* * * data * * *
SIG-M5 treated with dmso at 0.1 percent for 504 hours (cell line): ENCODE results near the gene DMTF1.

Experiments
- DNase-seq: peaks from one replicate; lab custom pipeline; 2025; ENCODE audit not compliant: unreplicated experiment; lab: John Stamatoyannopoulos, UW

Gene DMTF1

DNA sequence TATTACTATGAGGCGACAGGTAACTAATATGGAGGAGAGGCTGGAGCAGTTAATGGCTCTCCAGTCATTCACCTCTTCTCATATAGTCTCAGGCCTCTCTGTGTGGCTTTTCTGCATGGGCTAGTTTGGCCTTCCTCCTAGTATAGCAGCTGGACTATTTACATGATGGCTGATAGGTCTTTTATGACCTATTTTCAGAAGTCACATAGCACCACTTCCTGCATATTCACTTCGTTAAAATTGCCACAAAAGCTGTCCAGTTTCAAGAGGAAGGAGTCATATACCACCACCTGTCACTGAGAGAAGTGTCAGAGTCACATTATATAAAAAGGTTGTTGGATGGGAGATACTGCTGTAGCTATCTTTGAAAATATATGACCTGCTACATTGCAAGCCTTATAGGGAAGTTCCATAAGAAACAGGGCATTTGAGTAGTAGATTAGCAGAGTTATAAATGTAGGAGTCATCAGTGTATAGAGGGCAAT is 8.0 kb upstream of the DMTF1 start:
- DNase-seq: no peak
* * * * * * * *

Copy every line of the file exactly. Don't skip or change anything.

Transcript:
SIG-M5 treated with dmso at 0.1 percent for 504 hours (cell line): ENCODE results near the gene DMTF1.

Experiments
- DNase-seq: peaks from one replicate; lab custom pipeline; 2025; ENCODE audit not compliant: unreplicated experiment; lab: John Stamatoyannopoulos, UW

Gene DMTF1

DNA sequence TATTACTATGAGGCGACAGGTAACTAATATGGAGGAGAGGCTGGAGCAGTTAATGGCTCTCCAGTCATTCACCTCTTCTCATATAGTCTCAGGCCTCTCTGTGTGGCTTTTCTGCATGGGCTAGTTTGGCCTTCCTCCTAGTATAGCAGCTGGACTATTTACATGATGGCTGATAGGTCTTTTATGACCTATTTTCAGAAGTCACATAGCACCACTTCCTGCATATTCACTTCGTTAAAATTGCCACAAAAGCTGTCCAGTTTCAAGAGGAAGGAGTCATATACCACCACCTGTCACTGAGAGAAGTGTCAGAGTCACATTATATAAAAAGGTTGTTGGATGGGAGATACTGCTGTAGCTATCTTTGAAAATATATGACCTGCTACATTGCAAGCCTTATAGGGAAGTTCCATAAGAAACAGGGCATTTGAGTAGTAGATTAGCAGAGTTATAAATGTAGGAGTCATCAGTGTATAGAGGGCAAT is 8.0 kb upstream of the DMTF1 start:
- DNase-seq: no peak